Travels with SACCO by Deborah Bell

Cape Verde
Travels with SACCO by Deborah Bell
Deborah enjoys the lunar landscapes of Sal, Cape Verde

In October 2018 I paid a flying visit to the island of Sal, one of the 10 islands comprising Cape Verde, and the largest and most “developed." 

Sal is Portuguese for salt. The islands were Portuguese colonies from the late 1400s until 1951, gaining full independence in 1975. The national symbol is the turtle, and there are numerous projects around the islands dedicated to their preservation.   

These days Sal is mostly for beach lovers and their associated pursuits. It is an island in development, and there is evidence of construction everywhere. It is easy to see that for the majority of the populace, living standards are basic, if not rustic.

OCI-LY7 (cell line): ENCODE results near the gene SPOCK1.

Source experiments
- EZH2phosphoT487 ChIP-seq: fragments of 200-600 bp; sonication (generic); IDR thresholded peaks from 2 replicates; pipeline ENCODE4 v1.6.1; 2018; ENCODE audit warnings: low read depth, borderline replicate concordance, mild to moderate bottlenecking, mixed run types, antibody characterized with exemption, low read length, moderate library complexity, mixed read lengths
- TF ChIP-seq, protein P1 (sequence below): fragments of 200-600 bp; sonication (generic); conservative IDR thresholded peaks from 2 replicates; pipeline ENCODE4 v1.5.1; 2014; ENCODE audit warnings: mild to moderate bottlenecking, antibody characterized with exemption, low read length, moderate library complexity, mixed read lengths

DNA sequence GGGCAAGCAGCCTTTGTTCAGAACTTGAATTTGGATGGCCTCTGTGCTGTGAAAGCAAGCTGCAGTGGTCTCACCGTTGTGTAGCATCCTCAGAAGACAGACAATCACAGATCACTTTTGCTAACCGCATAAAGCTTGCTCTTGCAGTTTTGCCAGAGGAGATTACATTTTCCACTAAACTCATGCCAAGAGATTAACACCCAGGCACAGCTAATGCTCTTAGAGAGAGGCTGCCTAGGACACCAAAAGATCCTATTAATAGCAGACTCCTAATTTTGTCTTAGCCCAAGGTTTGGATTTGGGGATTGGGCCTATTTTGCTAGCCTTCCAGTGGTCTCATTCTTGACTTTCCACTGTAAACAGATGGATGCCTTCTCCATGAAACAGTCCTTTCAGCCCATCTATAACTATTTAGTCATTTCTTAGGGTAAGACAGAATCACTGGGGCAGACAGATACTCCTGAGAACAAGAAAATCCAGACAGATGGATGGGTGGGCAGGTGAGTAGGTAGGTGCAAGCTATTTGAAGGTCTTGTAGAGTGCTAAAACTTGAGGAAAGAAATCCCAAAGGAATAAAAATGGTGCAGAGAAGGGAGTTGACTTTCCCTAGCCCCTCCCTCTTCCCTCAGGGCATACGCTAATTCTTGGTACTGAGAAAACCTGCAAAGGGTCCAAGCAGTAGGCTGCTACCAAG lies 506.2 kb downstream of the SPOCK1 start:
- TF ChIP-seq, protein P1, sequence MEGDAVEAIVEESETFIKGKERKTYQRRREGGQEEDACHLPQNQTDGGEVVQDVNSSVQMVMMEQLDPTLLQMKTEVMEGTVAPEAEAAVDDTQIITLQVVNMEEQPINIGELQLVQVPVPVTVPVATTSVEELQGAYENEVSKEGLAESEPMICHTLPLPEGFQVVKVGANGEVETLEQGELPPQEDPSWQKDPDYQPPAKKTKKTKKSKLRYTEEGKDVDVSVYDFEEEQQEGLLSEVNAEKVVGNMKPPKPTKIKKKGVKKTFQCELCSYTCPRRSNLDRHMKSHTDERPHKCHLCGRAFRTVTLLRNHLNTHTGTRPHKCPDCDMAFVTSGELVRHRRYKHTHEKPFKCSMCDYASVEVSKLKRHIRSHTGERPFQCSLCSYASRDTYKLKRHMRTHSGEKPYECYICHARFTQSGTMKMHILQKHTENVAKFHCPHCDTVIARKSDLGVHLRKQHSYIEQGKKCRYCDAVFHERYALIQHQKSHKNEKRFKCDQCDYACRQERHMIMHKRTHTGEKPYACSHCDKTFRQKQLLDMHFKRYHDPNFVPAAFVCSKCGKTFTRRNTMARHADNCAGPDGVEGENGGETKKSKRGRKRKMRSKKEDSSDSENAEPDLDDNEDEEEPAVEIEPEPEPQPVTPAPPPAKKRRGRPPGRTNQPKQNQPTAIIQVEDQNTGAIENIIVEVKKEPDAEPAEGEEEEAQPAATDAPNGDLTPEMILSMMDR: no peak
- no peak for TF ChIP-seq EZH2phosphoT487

The landscapes are not lush but flat, lunar in landscape, and devoid of tropical effects such as rainforest, palm trees and rolling verdant hills. It is NOT the Caribbean! Instead it has lovely beaches, a green oasis in the form of a botanical garden, and salt lakes where you can bathe.

The people living and working there are mostly from West Africa – for example from Guinea Bissau, Mali, and Senegal - and employment is mostly limited to the tourist industry. According to official statistics, 70% of Cape Verde islanders are of mixed African and European descent, and there is also evidence of a burgeoning Chinese community.   

Is Sal worth a visit? I still think so, especially if you enjoy island-hopping, which you can do to Boa Vista, Fogo, Sao Vincente, Brava, and Santiago by ferry or aeroplane. Each has its own particular characteristics.

At a 5-hour flight, for sun and relaxation and a place where you can be part of the visual African majority, you can do much worse than Sal. As a destination it is becoming increasingly popular, but be warned…if you need more stimulation than the beaches offered on Sal, look for a different destination.